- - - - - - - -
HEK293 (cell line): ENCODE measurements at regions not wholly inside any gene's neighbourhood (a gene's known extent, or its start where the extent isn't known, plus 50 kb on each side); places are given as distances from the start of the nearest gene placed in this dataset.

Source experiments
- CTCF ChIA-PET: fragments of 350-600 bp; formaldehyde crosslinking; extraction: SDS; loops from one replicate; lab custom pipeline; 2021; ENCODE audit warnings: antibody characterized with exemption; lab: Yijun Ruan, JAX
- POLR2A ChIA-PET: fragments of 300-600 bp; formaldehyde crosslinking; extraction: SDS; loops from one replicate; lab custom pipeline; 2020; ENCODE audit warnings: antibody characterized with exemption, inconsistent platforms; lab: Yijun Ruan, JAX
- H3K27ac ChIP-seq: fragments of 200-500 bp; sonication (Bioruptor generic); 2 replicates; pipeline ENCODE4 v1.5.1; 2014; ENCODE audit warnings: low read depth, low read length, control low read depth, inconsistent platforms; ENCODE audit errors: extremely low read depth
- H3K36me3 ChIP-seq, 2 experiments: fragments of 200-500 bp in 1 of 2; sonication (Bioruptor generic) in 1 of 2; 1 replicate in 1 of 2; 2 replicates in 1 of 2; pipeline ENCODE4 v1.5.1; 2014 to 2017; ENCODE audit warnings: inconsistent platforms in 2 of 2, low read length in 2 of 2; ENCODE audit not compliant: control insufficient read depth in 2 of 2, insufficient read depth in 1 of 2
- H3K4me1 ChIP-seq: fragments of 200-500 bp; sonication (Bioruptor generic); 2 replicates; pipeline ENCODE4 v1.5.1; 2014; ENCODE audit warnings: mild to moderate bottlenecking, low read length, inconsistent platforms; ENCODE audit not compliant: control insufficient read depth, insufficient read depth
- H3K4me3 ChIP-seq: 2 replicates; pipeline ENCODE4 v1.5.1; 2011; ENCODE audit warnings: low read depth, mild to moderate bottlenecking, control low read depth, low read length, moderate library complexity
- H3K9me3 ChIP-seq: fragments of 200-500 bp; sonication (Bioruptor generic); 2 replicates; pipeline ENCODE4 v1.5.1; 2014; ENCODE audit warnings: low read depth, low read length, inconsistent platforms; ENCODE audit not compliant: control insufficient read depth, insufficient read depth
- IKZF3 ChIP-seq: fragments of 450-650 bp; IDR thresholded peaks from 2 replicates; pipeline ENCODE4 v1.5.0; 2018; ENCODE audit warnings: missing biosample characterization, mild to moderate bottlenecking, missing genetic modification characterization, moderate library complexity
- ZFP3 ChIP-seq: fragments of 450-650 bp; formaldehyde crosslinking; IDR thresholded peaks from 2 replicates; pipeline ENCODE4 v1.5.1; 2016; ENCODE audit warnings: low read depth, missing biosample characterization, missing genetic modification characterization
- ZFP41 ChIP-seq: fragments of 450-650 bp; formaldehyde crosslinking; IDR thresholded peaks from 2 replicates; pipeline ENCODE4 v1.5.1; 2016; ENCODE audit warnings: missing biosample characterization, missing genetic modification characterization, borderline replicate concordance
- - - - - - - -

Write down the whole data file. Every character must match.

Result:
HEK293 (cell line): ENCODE measurements at regions not wholly inside any gene's neighbourhood (a gene's known extent, or its start where the extent isn't known, plus 50 kb on each side); places are given as distances from the start of the nearest gene placed in this dataset.

Source experiments
- CTCF ChIA-PET: fragments of 350-600 bp; formaldehyde crosslinking; extraction: SDS; loops from one replicate; lab custom pipeline; 2021; ENCODE audit warnings: antibody characterized with exemption; lab: Yijun Ruan, JAX
- POLR2A ChIA-PET: fragments of 300-600 bp; formaldehyde crosslinking; extraction: SDS; loops from one replicate; lab custom pipeline; 2020; ENCODE audit warnings: antibody characterized with exemption, inconsistent platforms; lab: Yijun Ruan, JAX
- H3K27ac ChIP-seq: fragments of 200-500 bp; sonication (Bioruptor generic); 2 replicates; pipeline ENCODE4 v1.5.1; 2014; ENCODE audit warnings: low read depth, low read length, control low read depth, inconsistent platforms; ENCODE audit errors: extremely low read depth
- H3K36me3 ChIP-seq, 2 experiments: fragments of 200-500 bp in 1 of 2; sonication (Bioruptor generic) in 1 of 2; 1 replicate in 1 of 2; 2 replicates in 1 of 2; pipeline ENCODE4 v1.5.1; 2014 to 2017; ENCODE audit warnings: inconsistent platforms in 2 of 2, low read length in 2 of 2; ENCODE audit not compliant: control insufficient read depth in 2 of 2, insufficient read depth in 1 of 2
- H3K4me1 ChIP-seq: fragments of 200-500 bp; sonication (Bioruptor generic); 2 replicates; pipeline ENCODE4 v1.5.1; 2014; ENCODE audit warnings: mild to moderate bottlenecking, low read length, inconsistent platforms; ENCODE audit not compliant: control insufficient read depth, insufficient read depth
- H3K4me3 ChIP-seq: 2 replicates; pipeline ENCODE4 v1.5.1; 2011; ENCODE audit warnings: low read depth, mild to moderate bottlenecking, control low read depth, low read length, moderate library complexity
- H3K9me3 ChIP-seq: fragments of 200-500 bp; sonication (Bioruptor generic); 2 replicates; pipeline ENCODE4 v1.5.1; 2014; ENCODE audit warnings: low read depth, low read length, inconsistent platforms; ENCODE audit not compliant: control insufficient read depth, insufficient read depth
- IKZF3 ChIP-seq: fragments of 450-650 bp; IDR thresholded peaks from 2 replicates; pipeline ENCODE4 v1.5.0; 2018; ENCODE audit warnings: missing biosample characterization, mild to moderate bottlenecking, missing genetic modification characterization, moderate library complexity
- ZFP3 ChIP-seq: fragments of 450-650 bp; formaldehyde crosslinking; IDR thresholded peaks from 2 replicates; pipeline ENCODE4 v1.5.1; 2016; ENCODE audit warnings: low read depth, missing biosample characterization, missing genetic modification characterization
- ZFP41 ChIP-seq: fragments of 450-650 bp; formaldehyde crosslinking; IDR thresholded peaks from 2 replicates; pipeline ENCODE4 v1.5.1; 2016; ENCODE audit warnings: missing biosample characterization, missing genetic modification characterization, borderline replicate concordance